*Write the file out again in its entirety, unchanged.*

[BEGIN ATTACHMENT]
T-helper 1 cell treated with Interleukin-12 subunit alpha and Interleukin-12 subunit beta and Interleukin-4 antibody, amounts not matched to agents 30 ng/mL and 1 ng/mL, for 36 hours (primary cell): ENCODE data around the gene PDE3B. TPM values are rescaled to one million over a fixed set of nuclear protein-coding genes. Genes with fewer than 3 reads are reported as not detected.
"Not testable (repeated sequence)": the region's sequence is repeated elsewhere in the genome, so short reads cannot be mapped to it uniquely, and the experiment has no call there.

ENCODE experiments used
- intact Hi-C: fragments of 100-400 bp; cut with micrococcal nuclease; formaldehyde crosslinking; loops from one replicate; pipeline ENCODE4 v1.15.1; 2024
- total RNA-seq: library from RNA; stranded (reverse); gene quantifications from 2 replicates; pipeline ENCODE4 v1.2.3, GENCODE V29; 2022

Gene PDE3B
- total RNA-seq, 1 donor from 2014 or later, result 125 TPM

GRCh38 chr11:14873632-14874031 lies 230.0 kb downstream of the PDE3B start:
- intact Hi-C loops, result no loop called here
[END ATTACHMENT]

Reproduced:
T-helper 1 cell treated with Interleukin-12 subunit alpha and Interleukin-12 subunit beta and Interleukin-4 antibody, amounts not matched to agents 30 ng/mL and 1 ng/mL, for 36 hours (primary cell): ENCODE data around the gene PDE3B. TPM values are rescaled to one million over a fixed set of nuclear protein-coding genes. Genes with fewer than 3 reads are reported as not detected.
"Not testable (repeated sequence)": the region's sequence is repeated elsewhere in the genome, so short reads cannot be mapped to it uniquely, and the experiment has no call there.

ENCODE experiments used
- intact Hi-C: fragments of 100-400 bp; cut with micrococcal nuclease; formaldehyde crosslinking; loops from one replicate; pipeline ENCODE4 v1.15.1; 2024
- total RNA-seq: library from RNA; stranded (reverse); gene quantifications from 2 replicates; pipeline ENCODE4 v1.2.3, GENCODE V29; 2022

Gene PDE3B
- total RNA-seq, 1 donor from 2014 or later, result 125 TPM

GRCh38 chr11:14873632-14874031 lies 230.0 kb downstream of the PDE3B start:
- intact Hi-C loops, result no loop called here